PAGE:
When I shoved the cases with thicker brass and a .330 bullet into the chamber, they would not go all the way. When I pulled a stuck cartridge out, you could see the burnishing marks on the case neck area where it had contacted the chamber walls 100%. This same load using the thinner Russian brass worked fine, as there must have been just enough room.

One other difference that I noticed between the 8x50R rifle and my others chambered in 8x56R. Alongside each side of the magazine follower are guides machined into the receiver. These guide the cartridge into the chamber as it is stripped out of the charger clip. I notice that when I use pointed, shorter (than original) bullets, the cartridge tends to tip up more on the bullet end and doesn't want to chamber properly. When I have loaded 8x50R with long, round-nose bullets, this problem goes away.

Tonight when I was looking over the problem with the chamber design vis-a-vis bullets used, I decided to compare the cartridge guides in the receiver of the 8x50R rifle to those in the 8x56R rifles. I only have only rifle in 8x50R to use in this comparison, but it looks to me like the rifles converted to shoot 8x56R have had a slight modification on the these guides. The guides seem to have had the upper edges trimmed down a bit and are not as sharp-edged as those in the 8x50R. Changing the shape of these guides would change how the cartridge was directed into the chamber and this must have been necessary due to the change in the bullet design.

The experiments with this caliber continue.

185 gr. Remington spire point (bulk bullet) .323
42.0 gr. IMR 4350
CCI 250 mag primer
Cut-down & reformed military 8x56R case (boxer primer conversion)
Avg. muz. velocity 1398
Standard deviation 16.97

205 gr. Hornady spire point .330
42.0 gr. IMR 4350
CCI 250 mag primer
Cut-down and reformed Graf 7.62x54R case
Avg. muz. vel. 1423
Std. dev. 25.62

Compare the data above to that of "Old Western Scrounger" brand of custom-made 8x50R ammo with a 220 grain bullet, below:

Avg. muz. velocity 1854
Standard deviation 12.54

The Old Western Scrounger ammo has respectable velocity (for this caliber and bullet weight) and a good spread. This ammo is no longer being sold. The comparison shows me that I have a way to go to duplicate the OWS performance because I have been conservative. On the other hand, this is never a bad idea when you are experimenting with loads. I will disassemble one of the OWS loads to "see what I can see."

When using the pointed bullets in loading 8x50R, they often do not feed well. The rifles re-worked to shoot 8x56R have modifications made to the ramping in the receiver to take care of this. Long, round-nose lead bullets feed fine in the 8x50R, but heavy, round nose jacketed bullets are difficult to find in 8mm (.323). Some time soon, I will try 170 gr. RN jacketed bullets for feed. See my previous notes on reloading this caliber as to why you can use .323 or .329/.330 bullets in this rifle.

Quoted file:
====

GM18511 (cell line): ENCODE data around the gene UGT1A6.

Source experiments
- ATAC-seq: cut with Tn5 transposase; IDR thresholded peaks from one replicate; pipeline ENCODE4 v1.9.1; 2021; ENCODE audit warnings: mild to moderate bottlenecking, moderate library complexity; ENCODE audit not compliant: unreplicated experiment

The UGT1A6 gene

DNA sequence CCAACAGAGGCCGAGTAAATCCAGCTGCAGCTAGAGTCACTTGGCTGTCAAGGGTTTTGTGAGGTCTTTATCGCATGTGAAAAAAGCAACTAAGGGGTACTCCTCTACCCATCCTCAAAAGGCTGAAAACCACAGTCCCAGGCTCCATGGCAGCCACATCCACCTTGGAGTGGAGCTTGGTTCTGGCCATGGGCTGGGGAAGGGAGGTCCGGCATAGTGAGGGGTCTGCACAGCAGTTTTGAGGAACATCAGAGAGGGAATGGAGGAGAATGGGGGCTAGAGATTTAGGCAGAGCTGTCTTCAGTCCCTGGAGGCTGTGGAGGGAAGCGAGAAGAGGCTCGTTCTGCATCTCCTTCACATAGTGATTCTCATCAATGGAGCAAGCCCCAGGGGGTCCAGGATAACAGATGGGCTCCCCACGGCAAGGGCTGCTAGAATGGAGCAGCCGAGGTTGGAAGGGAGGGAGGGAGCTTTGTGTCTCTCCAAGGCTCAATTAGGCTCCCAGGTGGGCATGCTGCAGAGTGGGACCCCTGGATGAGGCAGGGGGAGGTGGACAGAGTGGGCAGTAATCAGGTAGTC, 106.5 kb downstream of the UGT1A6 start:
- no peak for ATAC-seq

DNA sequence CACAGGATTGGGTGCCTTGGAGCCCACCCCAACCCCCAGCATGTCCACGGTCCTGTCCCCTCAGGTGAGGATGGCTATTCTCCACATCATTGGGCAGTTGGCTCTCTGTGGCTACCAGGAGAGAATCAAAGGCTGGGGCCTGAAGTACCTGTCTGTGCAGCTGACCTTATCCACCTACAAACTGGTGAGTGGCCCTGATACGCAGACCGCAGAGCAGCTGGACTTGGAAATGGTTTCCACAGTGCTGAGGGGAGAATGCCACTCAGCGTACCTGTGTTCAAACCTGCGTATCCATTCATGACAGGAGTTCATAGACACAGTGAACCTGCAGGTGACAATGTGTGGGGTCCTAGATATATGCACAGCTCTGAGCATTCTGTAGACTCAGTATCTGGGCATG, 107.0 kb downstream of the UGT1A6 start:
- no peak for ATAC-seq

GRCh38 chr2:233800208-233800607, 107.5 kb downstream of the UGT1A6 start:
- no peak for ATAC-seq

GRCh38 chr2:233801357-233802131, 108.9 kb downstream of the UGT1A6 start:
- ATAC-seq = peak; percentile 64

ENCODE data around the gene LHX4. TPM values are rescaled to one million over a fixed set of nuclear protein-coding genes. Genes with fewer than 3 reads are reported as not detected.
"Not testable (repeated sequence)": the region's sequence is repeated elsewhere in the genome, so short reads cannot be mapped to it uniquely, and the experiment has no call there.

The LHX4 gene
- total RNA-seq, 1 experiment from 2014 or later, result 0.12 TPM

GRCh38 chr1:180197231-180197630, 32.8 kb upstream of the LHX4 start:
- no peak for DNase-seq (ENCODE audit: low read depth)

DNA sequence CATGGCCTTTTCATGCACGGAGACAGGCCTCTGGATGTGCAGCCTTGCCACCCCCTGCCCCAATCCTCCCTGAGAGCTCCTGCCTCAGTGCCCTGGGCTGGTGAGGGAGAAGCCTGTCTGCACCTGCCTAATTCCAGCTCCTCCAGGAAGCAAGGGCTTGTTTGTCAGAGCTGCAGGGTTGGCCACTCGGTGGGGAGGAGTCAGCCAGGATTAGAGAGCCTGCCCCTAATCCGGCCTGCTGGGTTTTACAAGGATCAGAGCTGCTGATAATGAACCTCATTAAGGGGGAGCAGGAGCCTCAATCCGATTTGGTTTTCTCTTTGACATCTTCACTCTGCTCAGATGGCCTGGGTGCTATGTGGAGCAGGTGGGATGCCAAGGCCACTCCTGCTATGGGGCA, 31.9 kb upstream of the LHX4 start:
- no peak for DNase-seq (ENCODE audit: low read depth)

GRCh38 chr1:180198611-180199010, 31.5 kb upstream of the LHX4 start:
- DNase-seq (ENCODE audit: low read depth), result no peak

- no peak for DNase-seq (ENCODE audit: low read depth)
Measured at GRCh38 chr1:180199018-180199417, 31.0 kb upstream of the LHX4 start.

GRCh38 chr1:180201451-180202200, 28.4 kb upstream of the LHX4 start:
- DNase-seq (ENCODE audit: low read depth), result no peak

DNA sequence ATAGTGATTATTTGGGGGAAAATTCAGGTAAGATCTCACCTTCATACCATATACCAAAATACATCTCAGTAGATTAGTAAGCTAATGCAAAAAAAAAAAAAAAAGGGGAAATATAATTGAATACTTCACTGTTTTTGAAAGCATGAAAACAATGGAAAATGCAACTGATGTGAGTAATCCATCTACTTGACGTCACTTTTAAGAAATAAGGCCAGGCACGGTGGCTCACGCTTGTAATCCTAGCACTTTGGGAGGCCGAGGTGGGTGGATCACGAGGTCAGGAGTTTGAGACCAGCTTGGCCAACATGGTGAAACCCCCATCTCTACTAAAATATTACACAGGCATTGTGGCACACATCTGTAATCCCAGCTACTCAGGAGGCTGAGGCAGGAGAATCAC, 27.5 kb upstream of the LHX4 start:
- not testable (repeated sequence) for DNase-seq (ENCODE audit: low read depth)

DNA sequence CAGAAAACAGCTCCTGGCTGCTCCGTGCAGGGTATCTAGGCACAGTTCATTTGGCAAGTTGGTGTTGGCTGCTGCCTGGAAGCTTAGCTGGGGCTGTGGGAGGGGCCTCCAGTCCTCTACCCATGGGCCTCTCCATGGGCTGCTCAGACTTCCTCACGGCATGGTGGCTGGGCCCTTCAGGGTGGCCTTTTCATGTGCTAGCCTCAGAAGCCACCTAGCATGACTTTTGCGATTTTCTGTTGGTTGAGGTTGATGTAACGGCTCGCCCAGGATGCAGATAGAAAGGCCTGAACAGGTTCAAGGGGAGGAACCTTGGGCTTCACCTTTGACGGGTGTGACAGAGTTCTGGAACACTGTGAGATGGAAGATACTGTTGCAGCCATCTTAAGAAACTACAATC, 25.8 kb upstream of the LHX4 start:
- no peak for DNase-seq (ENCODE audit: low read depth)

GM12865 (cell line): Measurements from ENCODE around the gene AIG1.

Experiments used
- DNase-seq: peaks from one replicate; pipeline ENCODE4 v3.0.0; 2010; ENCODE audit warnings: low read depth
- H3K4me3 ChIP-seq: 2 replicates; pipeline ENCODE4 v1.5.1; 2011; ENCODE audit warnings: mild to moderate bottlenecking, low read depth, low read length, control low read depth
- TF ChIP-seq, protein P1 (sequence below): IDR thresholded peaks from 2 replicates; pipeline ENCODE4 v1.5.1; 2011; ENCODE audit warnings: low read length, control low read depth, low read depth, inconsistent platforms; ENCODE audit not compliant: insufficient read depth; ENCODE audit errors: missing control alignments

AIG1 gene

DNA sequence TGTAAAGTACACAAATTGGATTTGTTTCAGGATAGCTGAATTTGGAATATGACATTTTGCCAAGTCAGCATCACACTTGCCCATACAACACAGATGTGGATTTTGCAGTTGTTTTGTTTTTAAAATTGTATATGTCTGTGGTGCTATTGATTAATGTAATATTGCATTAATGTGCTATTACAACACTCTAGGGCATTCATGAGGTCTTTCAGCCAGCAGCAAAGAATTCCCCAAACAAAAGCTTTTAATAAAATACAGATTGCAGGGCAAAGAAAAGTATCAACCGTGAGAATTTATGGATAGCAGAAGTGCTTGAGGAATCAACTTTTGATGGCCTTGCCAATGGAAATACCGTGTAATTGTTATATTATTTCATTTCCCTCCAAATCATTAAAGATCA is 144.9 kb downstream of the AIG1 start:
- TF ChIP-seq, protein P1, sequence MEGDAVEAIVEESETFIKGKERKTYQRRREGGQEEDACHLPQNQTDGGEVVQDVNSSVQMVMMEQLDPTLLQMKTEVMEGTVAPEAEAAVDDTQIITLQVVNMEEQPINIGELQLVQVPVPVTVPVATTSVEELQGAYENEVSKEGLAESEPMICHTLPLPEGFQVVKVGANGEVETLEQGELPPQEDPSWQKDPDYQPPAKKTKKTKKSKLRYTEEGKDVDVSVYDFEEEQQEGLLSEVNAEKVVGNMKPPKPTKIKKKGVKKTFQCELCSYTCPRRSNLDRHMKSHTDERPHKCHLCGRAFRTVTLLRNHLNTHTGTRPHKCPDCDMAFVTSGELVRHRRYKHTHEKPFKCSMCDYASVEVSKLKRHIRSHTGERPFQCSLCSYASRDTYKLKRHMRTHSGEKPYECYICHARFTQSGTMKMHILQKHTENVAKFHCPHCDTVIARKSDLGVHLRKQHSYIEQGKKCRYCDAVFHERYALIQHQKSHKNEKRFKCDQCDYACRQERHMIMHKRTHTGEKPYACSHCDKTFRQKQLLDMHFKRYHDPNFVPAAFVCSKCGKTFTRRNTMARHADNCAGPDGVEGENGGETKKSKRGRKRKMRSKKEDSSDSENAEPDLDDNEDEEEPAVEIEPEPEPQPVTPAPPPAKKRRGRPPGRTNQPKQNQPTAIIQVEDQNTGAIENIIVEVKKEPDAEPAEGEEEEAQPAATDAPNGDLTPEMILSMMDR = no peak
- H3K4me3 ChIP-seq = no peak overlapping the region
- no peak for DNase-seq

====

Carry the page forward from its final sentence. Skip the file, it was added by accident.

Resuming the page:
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Re: Looking for 8x50r Mannlicher load data

#8 Post by CDFingers » Fri Jun 09, 2017 7:25 am

Good thread. I'm watching this as I save up for 8x50r dies.

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Re: Looking for 8x50r Mannlicher load data

#9 Post by Esu_1985 » Fri Jun 09, 2017 11:26 pm

This seems to be a more detailed version of the previous post that I found on the Yesterday's Weapons Forum


gschwertley wrote:This is a compilation of all my posts related to reloading the 8x50R Austrian cartridge.

Getting into the manufactury of 8x50R
________________________________________
I just had to go and buy that Budapest M95 original stutzen. It bugs me to have a weapon without ammo. That's about as good as having a car without gasoline. So, what can one do but forge ahead and get into putting some 8x50R into production.

I bought the CH/4-D 8x50R die set from Buffalo Arms. They also have brass, which I have not seen. It sells for ninety cents per case, so you could get 100 of them for $90. That's more than I paid for the stutzen.

Cases can be made for the 8x50R by using 7.62x54R, which I may get around to. This requires a fire-forming process which is not difficult. I decided instead to put to use some fired 8x56R Berdan-primed cases of Bulgarian origin, which I wasn't doing anything with anyway. I use the technique we have mentioned in another post whereby you remove the fired Berdan primer, drill/grind out the primer anvil, and drill a new flash hole. After this, you solder a fired .22 rimfire case into the primer hole, and cut it off. If done properly, the large rifle boxer primer fits nicely. I have done this enough now that I can do it with some precision. I will not try to tell you that it isn't a lot of work.

After you have squared away the primer pocket, you reform the 8x56R case in the 8x50R sizing die. Be sparing with the lube, as it is easy to get dents. If you do, don't worry, they will flatten out in first firing. The reformed case will be too long and need trimming. The Bulgarian cases are good, strong brass and trimming 6mm of brass is strenuous. I decided to use a Dremel tool and cut off the first 5mm, then trim the last 1mm in my Hornady case trimmer. I did not neck ream the case, although this material is bound to be thicker than the original case mouth area. Chambering a finished round showed no signs of a new case mouth being too thick.

I selected pulled 150 gr Turkish .323 bullets for my first experimental firing. This is because of the odd situation whereby the original 8x50R used a .323 bullet with obturating base in a .329/.330 bore. The CH/4-D dies have a .323 expander ball. That Turkish bullet, while at around 150 grains is much lighter than the original Austrian bullet (at what, 245 grains?), does have a coned base which might just give the obturation needed and be a good bore rider. Added later: Velocities do not tend to bear this out.